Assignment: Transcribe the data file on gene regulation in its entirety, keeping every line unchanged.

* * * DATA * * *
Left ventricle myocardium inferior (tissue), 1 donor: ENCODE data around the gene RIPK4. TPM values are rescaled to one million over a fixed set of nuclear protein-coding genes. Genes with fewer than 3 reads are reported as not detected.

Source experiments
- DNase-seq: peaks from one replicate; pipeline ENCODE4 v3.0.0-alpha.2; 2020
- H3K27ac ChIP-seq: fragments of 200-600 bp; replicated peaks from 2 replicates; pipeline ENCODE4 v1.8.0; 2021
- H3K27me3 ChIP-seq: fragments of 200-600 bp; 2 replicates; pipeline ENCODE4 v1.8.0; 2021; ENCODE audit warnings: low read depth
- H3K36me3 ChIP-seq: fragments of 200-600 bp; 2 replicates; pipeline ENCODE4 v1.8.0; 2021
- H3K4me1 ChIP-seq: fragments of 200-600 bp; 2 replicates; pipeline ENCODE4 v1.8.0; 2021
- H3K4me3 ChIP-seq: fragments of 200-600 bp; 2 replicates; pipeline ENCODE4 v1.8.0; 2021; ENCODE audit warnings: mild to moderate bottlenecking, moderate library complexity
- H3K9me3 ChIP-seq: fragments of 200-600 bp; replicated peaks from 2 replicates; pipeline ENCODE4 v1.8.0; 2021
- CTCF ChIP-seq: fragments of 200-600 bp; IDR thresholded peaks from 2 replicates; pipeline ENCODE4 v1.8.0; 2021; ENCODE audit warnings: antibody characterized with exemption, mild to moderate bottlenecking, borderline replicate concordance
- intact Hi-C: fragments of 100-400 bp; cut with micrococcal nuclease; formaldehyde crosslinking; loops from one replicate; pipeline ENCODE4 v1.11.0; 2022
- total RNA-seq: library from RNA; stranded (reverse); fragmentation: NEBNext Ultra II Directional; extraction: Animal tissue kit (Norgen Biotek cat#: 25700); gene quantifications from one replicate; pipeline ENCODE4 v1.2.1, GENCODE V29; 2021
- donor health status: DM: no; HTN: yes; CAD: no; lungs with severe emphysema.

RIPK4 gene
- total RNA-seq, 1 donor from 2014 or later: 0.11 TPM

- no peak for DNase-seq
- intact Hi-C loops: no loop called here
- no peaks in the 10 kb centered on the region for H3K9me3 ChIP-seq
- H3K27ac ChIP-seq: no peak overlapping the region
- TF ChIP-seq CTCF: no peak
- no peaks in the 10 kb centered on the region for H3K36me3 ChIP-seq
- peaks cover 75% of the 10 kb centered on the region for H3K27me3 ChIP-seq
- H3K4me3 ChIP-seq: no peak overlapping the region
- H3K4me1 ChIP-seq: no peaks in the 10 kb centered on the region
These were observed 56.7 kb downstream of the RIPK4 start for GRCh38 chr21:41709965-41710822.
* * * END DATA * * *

Left ventricle myocardium inferior (tissue), 1 donor: ENCODE data around the gene RIPK4. TPM values are rescaled to one million over a fixed set of nuclear protein-coding genes. Genes with fewer than 3 reads are reported as not detected.

Source experiments
- DNase-seq: peaks from one replicate; pipeline ENCODE4 v3.0.0-alpha.2; 2020
- H3K27ac ChIP-seq: fragments of 200-600 bp; replicated peaks from 2 replicates; pipeline ENCODE4 v1.8.0; 2021
- H3K27me3 ChIP-seq: fragments of 200-600 bp; 2 replicates; pipeline ENCODE4 v1.8.0; 2021; ENCODE audit warnings: low read depth
- H3K36me3 ChIP-seq: fragments of 200-600 bp; 2 replicates; pipeline ENCODE4 v1.8.0; 2021
- H3K4me1 ChIP-seq: fragments of 200-600 bp; 2 replicates; pipeline ENCODE4 v1.8.0; 2021
- H3K4me3 ChIP-seq: fragments of 200-600 bp; 2 replicates; pipeline ENCODE4 v1.8.0; 2021; ENCODE audit warnings: mild to moderate bottlenecking, moderate library complexity
- H3K9me3 ChIP-seq: fragments of 200-600 bp; replicated peaks from 2 replicates; pipeline ENCODE4 v1.8.0; 2021
- CTCF ChIP-seq: fragments of 200-600 bp; IDR thresholded peaks from 2 replicates; pipeline ENCODE4 v1.8.0; 2021; ENCODE audit warnings: antibody characterized with exemption, mild to moderate bottlenecking, borderline replicate concordance
- intact Hi-C: fragments of 100-400 bp; cut with micrococcal nuclease; formaldehyde crosslinking; loops from one replicate; pipeline ENCODE4 v1.11.0; 2022
- total RNA-seq: library from RNA; stranded (reverse); fragmentation: NEBNext Ultra II Directional; extraction: Animal tissue kit (Norgen Biotek cat#: 25700); gene quantifications from one replicate; pipeline ENCODE4 v1.2.1, GENCODE V29; 2021
- donor health status: DM: no; HTN: yes; CAD: no; lungs with severe emphysema.

RIPK4 gene
- total RNA-seq, 1 donor from 2014 or later: 0.11 TPM

- no peak for DNase-seq
- intact Hi-C loops: no loop called here
- no peaks in the 10 kb centered on the region for H3K9me3 ChIP-seq
- H3K27ac ChIP-seq: no peak overlapping the region
- TF ChIP-seq CTCF: no peak
- no peaks in the 10 kb centered on the region for H3K36me3 ChIP-seq
- peaks cover 75% of the 10 kb centered on the region for H3K27me3 ChIP-seq
- H3K4me3 ChIP-seq: no peak overlapping the region
- H3K4me1 ChIP-seq: no peaks in the 10 kb centered on the region
These were observed 56.7 kb downstream of the RIPK4 start for GRCh38 chr21:41709965-41710822.